Build A Simple Extension That Pops Up NASA Picture Of The Day

Completed Extension Package Source for This Part

Overview

In part 1, the goal is to build a very simple Edge Chromium Extension starting with an empty directory. The goal for this Extension is to complete the following tasks.

  • Create icons for the Extension that may be used in multiple places and in different sizes
  • Create a simple manifest.json file
  • Display a launch icon that when selected displays a pop-up window containing the NASA picture of the day

The manifest file basics

Every Extension package must have a manifest.json file at the root. You should think of this as the blueprint for the Extension. It tells the browser engine what version of the Extension API the Extension expects, the name and description of the Extension, and lots of other details, many of which are discussed in this multi-part Extension Getting Started guide.

Below is the simple manifest.json

{
    "name": "NASA Picture of the day viewer",
    "version": "0.0.0.1",
    "manifest_version": 2,
    "description": "A Chromium Extension to show the NASA Picture of the Day."
}

Extension icons setup

Next add some icons to manifest.json file (and create a new /icons directory with the icons files). The icons are used for the background image of the button the user selects to launch the extension (if there is one), and other places that are appropriate.

PNG is the recommended format, but you may also use BMP, GIF, ICO and JPEG. It is recommended to always have at least a 128x128 pixels size icon and the browser automatically resizes it as necessary.

Your directory structure should look like the following diagram.

└── part1
    ├── _manifest.json
    └── icons
        ├── nasapod16x16.png
        ├── nasapod32x32.png
        ├── nasapod48x48.png
        └── nasapod128x128.png

Your updated manifest.json file should appear as follows.

{
    "name": "NASA Picture of the day viewer",
    "version": "0.0.0.1",
    "manifest_version": 2,
    "description": "A chromium extension to show the NASA Picture of the Day.",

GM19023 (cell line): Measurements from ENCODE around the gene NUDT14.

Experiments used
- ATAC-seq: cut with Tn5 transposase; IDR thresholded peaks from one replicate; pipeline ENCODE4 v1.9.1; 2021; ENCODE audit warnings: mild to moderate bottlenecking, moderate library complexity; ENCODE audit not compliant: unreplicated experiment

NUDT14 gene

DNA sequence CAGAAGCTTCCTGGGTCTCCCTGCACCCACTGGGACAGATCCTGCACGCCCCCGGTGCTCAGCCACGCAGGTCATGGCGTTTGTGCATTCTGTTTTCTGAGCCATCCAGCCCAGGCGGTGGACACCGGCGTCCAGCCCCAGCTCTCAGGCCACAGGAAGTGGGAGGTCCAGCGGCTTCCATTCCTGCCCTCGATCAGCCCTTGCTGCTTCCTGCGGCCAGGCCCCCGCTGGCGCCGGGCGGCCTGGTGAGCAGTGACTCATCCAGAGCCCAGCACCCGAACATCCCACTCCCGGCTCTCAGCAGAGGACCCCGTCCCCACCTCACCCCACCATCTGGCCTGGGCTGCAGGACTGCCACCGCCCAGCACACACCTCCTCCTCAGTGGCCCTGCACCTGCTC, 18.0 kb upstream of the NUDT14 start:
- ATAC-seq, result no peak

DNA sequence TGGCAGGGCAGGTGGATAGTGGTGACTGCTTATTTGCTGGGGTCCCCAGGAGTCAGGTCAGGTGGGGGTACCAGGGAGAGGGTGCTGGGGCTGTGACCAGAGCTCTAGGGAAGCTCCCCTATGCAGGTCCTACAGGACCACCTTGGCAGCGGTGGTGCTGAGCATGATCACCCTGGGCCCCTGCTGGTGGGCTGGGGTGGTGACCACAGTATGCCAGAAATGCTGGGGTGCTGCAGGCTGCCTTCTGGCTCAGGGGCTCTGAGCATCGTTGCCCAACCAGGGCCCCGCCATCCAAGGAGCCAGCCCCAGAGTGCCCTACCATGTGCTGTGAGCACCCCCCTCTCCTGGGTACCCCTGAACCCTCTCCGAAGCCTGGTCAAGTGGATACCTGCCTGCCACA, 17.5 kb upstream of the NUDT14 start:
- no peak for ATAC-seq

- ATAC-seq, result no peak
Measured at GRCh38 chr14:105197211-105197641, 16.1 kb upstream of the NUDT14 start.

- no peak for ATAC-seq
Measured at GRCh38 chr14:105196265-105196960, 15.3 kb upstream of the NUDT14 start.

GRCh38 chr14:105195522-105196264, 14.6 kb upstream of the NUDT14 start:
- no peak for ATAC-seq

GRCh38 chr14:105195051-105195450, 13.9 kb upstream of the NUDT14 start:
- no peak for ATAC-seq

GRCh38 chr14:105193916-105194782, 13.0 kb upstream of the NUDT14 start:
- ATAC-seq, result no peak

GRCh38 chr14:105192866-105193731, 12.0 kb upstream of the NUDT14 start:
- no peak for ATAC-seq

"icons": {
        "16": "icons/nasapod16x16.png",
        "32": "icons/nasapod32x32.png",
        "48": "icons/nasapod48x48.png",
        "128": "icons/nasapod128x128.png"
    }
}

Note

The icon png files listed previous code are available in the zip download mentioned at the top of this page.

Adding a default pop-up dialog

Now, create an HTML file that is automatically run when the user selects on the extension icon.

Toolbar Badge Icon

Toolbar Badge Icon

The HTML file is named popup/popup.html. Selecting the Extension icon launches popup/popup.html as modal dialog that stays up until you select outside the dialog.

For this, register the file as a default pop-up in the manifest.json under browser_action in the following code.

{
    "name": "NASA Picture of the day viewer",
    "version": "0.0.0.1",
    "manifest_version": 2,
    "description": "A chromium Extension to show the NASA Picture of the Day.",
    "icons": {
        "16": "icons/nasapod16x16.png",
        "32": "icons/nasapod32x32.png",
        "48": "icons/nasapod48x48.png",
        "128": "icons/nasapod128x128.png"
    },
    "browser_action": {
        "default_popup": "popup/popup.html"
    }
}

In the popup directory , add the file popup.html and have it render the stars image. Here is the popup.html file.

<html lang="en">
    <head>
        <meta charset="UTF-8" />
        <title>NASA Picture of the Day</title>
    </head>
    <body>
        <div>
            <img src="/images/stars.jpeg" alt="stars" />
        </div>
    </body>
</html>

Also, add an image file images/stars.jpeg that is referenced in the popup.html file.

The directory structure for the example Extension is displayed in the following diagram.

└── part1
    ├── _manifest.json
    ├── icons
    │   ├── nasapod16x16.png
    │   ├── nasapod32x32.png
    │   ├── nasapod48x48.png
    │   └── nasapod128x128.png
    ├── images
    │   └── stars.jpeg
    └── popup
        └── popup.html

Note

The images/stars.jpeg file listed in the previous image is available in the zip download.

That is everything you need to build a working Extension. All that is left to is test it.

The next section explains how to load the Extension (sometimes called side loading) into the Microsoft Edge (Chromium) browser to test it.

Run your Extension locally in your browser while developing it (side-loading)

The Microsoft Edge (Chromium) browser provides a safe and simple way for you to run as well as debug your Extensions while you are developing.

The process is quite simple. You must first select the three dots at the top of your browser. Next, choose Extensions from the context menu as shown in the following image.

Choose Extensions

Choose Extensions

When you are on the Extensions page as shown in the following image, enable the Developer mode by enabling the toggle at the bottom left of the page as shown in the following image.

Enable Developer Mode

Enable Developer Mode

Installing and updating side-loaded Extensions

The first time you want to install your Extension, you choose the Load Unpacked option as shown in the following image. This prompts you for a directory where you have your Extension assets file by file. This installs the Extension as if you had downloaded it from a store.

Installed Extensions

Installed Extensions

After you install your Extension, you may update it by selecting the Reload button under your Extension listing.

To remove the Extension from your browser, click the Remove button on the bottom of the Extension listing.

Debugging Extensions

Debugging Extensions is quite easy and supports all of the features in Edge Chromium DevTools. Those details however are not covered in this getting started guide but are very important to successfully build Extensions.